Lindeman was a name used by a series of piano manufacturers in New York in the nineteenth and twentieth centuries. The concern was founded by William Lindeman (1794 – 1875) on a small scale in Dresden in about 1822, and reestablished by him in New York City in 1835 or 1836, where it grew to a medium size within twenty years. American piano historian Daniel Spillane credited him as one of the first successful immigrant German piano makers in the United States.
William’s sons eventually became partners in the firm, reorganizing first as Lindeman & Son and then Lindeman & Sons and each of them worked in the industry following their father’s death. Henry founded several independent piano manufacturing companies, the longest lived of which were Henry & S. G. Lindeman and the Melodigrand Corporation, both of New York; Herman is best known for patenting the firm’s unusually shaped “Cycloid” square piano, and with his brother Ferdinand, and son George, he headed the short-lived Lindeman Piano Company of Cincinnati, Ohio.
The Lindeman & Sons name itself was eventually sold and was controlled by different companies after 1890, including the Wanamakers department store and the piano manufacturing conglomerate Aeolian-American, which also controlled H. & S. G. Lindeman and Melodigrand names. The trademark was most recently owned by Burgett Brothers, Inc., owners of manufacturers Mason & Hamlin and PianoDisk, and who own a number of trademarks from old American piano manufacturers. As of 2014, the brand is defunct.
William Lindeman was born Wilhelm Lindemann on March 28, 1794 in Jöhstadt, in eastern Saxony on the Bohemian border. He was the third of six sons of Karl Gotthilf Lindemann, a preacher and rector of the municipal school. Wilhelm learned cabinetmaking—alone among his brothers in not attending university—and in 1812 moved to Vienna where he worked as a fine furniture maker. He worked in Munich as a pianomaker for about a year, and subsequently in for piano manufacturers Breitkopf & Härtel in Leipzig, and Rosenkranz in Dresden before establishing his own shop, which much later advertisements date at 1822. According to a short biography published in Der Deutsche Pionier of Cincinnati in 1875, Lindeman’s output was small and was sold principally through dealers in these cities, and he was unable to profit from what the article described as well regarded and innovative instruments.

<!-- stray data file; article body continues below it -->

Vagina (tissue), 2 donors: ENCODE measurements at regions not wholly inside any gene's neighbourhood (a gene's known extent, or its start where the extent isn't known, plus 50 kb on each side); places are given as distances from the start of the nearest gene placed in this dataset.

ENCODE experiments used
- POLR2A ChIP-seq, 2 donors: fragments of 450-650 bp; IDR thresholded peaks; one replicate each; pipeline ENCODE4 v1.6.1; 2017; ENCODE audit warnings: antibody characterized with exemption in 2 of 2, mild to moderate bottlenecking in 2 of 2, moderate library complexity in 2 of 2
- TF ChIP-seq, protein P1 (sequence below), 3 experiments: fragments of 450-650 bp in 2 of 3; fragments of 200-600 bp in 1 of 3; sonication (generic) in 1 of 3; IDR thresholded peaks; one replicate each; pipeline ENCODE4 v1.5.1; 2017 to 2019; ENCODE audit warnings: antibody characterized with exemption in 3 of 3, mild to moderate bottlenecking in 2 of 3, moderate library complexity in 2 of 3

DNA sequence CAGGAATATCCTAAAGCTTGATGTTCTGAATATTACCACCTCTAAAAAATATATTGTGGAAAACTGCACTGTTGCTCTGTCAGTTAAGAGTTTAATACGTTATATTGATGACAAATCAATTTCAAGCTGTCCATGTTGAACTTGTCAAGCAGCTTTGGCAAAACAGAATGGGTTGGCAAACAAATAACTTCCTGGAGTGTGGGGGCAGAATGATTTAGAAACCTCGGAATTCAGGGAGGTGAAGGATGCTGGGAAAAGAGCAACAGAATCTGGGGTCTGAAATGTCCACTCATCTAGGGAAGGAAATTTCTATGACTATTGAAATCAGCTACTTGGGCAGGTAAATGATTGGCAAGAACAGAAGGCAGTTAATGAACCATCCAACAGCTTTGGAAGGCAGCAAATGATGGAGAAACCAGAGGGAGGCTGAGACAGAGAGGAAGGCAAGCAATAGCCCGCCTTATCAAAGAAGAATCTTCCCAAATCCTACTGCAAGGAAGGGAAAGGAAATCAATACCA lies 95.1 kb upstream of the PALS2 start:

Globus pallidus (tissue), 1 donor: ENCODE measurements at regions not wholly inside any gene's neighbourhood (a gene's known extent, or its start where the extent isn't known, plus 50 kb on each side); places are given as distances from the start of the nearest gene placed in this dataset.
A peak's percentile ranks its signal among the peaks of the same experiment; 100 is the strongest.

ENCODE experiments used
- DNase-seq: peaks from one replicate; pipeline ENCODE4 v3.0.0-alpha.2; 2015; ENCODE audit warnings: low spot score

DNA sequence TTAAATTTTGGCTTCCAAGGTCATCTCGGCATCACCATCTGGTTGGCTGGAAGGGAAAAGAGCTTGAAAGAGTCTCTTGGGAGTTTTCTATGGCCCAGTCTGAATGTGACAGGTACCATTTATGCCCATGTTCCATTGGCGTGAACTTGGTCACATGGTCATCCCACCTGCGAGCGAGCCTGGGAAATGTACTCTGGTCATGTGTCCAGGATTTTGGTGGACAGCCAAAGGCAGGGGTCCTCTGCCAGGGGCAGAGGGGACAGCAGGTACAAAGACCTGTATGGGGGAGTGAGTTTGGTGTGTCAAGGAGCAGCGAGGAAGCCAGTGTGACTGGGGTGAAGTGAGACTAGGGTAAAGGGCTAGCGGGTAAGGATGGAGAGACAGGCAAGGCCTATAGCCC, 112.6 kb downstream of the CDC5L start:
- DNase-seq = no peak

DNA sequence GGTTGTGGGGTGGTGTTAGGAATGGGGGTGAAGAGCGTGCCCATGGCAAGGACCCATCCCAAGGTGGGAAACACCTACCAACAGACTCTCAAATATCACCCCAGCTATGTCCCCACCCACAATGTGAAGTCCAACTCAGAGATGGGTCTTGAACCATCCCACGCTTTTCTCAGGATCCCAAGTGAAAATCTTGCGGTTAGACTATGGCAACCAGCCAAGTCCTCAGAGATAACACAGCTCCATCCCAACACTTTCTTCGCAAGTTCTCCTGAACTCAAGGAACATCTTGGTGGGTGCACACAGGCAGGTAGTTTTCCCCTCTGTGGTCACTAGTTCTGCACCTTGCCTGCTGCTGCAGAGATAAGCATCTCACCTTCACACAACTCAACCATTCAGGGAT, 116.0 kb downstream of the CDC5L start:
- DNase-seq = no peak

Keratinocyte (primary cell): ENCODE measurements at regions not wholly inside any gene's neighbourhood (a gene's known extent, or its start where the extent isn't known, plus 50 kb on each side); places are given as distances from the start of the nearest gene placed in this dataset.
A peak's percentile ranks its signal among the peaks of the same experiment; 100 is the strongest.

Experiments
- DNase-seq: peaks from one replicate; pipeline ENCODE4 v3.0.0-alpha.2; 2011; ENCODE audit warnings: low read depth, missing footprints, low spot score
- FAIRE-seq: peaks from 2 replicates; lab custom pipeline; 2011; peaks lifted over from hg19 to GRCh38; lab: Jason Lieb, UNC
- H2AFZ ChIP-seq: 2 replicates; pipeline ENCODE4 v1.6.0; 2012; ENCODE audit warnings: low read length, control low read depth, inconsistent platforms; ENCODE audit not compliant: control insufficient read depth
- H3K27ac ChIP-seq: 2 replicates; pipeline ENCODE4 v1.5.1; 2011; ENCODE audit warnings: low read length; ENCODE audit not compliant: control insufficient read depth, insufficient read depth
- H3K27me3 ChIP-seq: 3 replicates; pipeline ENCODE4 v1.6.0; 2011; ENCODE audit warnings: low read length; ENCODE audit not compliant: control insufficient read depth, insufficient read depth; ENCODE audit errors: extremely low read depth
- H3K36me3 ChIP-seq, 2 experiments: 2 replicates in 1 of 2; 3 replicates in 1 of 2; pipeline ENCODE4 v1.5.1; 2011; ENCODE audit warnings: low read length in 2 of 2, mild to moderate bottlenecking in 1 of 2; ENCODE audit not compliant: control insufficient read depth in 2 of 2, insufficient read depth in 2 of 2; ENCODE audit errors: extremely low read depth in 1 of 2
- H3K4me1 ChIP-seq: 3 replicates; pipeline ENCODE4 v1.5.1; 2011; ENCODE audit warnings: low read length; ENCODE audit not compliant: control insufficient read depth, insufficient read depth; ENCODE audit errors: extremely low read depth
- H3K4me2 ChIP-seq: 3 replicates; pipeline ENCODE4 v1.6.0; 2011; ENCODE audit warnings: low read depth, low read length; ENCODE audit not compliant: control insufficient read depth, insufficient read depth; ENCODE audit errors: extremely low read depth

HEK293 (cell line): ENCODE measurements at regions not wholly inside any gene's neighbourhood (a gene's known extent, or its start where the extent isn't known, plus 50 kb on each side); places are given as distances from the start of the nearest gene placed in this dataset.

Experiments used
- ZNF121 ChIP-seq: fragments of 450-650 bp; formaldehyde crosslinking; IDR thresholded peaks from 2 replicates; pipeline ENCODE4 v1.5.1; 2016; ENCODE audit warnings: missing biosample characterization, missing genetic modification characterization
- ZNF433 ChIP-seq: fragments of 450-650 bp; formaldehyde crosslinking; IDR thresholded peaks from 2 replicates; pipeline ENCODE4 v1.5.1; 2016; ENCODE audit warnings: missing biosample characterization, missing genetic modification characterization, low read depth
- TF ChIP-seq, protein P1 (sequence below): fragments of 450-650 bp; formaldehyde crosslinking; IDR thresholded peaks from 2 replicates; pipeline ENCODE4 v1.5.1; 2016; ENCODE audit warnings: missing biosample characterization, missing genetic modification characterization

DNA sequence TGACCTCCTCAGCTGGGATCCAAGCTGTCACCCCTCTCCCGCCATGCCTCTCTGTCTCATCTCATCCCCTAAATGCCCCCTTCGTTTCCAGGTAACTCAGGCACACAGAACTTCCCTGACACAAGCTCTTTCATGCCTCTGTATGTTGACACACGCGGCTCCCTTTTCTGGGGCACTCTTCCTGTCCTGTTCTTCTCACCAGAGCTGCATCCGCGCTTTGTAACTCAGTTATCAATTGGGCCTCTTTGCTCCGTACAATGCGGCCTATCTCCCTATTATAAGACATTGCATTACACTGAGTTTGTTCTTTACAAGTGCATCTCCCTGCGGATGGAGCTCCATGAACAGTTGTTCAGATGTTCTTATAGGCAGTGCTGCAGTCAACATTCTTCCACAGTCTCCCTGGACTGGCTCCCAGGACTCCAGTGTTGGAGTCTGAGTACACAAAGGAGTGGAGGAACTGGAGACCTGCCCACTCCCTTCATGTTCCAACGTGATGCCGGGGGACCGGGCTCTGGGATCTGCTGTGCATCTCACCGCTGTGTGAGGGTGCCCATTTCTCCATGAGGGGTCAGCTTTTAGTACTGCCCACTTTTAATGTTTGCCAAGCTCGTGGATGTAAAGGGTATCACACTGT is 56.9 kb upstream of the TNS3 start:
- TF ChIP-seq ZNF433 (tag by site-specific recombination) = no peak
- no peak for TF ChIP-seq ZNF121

Lindeman emigrated to New York City in 1834. The 1875 article recounted that with the help of a translator he applied to work at the piano manufactory of Dubois & Stodart, who operated a music store at 167 Broadway, but that Lindeman became indignant over the delay caused by the approval required by the pianomakers’ union, and instead took a non-union position tuning and regulating at Geib & Walker’s music store at 23 Maiden Lane. His reported starting salary was $8 a week, which was increased soon afterwards to $12, and he was able to earn as much as $18 a week ($470 today) by taking outside work as a tuner and repairman. He was able to save $80 by economizing and the following year sent for his family to join him.